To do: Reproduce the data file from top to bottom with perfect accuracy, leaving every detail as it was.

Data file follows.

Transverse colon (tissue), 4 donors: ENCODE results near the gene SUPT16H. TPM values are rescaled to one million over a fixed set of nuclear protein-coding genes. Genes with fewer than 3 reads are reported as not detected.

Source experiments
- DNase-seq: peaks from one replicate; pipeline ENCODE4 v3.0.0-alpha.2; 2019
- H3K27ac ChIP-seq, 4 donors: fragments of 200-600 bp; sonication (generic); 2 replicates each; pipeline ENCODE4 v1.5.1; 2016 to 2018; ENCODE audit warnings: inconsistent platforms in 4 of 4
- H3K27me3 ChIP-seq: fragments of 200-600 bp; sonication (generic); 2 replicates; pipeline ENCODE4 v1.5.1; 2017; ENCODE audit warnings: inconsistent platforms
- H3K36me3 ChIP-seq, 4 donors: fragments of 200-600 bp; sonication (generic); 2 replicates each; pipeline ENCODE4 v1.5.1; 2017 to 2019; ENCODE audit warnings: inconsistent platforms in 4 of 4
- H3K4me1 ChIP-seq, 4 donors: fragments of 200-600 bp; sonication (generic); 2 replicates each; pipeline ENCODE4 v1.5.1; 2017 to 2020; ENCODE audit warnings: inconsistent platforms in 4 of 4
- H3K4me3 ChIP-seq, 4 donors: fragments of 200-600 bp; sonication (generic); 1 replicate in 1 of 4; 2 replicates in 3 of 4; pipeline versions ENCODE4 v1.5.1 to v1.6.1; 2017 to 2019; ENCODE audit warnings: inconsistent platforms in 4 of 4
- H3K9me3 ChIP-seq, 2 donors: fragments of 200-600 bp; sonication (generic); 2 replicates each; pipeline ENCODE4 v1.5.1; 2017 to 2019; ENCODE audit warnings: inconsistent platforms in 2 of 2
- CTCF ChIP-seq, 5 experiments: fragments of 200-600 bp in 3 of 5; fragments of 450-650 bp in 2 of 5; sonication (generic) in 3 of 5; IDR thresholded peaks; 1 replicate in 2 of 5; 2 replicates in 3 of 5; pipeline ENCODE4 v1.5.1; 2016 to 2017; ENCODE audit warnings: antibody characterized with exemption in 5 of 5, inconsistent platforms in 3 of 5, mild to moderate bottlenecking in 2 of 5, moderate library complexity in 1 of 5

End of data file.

Transverse colon (tissue), 4 donors: ENCODE results near the gene SUPT16H. TPM values are rescaled to one million over a fixed set of nuclear protein-coding genes. Genes with fewer than 3 reads are reported as not detected.

Source experiments
- DNase-seq: peaks from one replicate; pipeline ENCODE4 v3.0.0-alpha.2; 2019
- H3K27ac ChIP-seq, 4 donors: fragments of 200-600 bp; sonication (generic); 2 replicates each; pipeline ENCODE4 v1.5.1; 2016 to 2018; ENCODE audit warnings: inconsistent platforms in 4 of 4
- H3K27me3 ChIP-seq: fragments of 200-600 bp; sonication (generic); 2 replicates; pipeline ENCODE4 v1.5.1; 2017; ENCODE audit warnings: inconsistent platforms
- H3K36me3 ChIP-seq, 4 donors: fragments of 200-600 bp; sonication (generic); 2 replicates each; pipeline ENCODE4 v1.5.1; 2017 to 2019; ENCODE audit warnings: inconsistent platforms in 4 of 4
- H3K4me1 ChIP-seq, 4 donors: fragments of 200-600 bp; sonication (generic); 2 replicates each; pipeline ENCODE4 v1.5.1; 2017 to 2020; ENCODE audit warnings: inconsistent platforms in 4 of 4
- H3K4me3 ChIP-seq, 4 donors: fragments of 200-600 bp; sonication (generic); 1 replicate in 1 of 4; 2 replicates in 3 of 4; pipeline versions ENCODE4 v1.5.1 to v1.6.1; 2017 to 2019; ENCODE audit warnings: inconsistent platforms in 4 of 4
- H3K9me3 ChIP-seq, 2 donors: fragments of 200-600 bp; sonication (generic); 2 replicates each; pipeline ENCODE4 v1.5.1; 2017 to 2019; ENCODE audit warnings: inconsistent platforms in 2 of 2
- CTCF ChIP-seq, 5 experiments: fragments of 200-600 bp in 3 of 5; fragments of 450-650 bp in 2 of 5; sonication (generic) in 3 of 5; IDR thresholded peaks; 1 replicate in 2 of 5; 2 replicates in 3 of 5; pipeline ENCODE4 v1.5.1; 2016 to 2017; ENCODE audit warnings: antibody characterized with exemption in 5 of 5, inconsistent platforms in 3 of 5, mild to moderate bottlenecking in 2 of 5, moderate library complexity in 1 of 5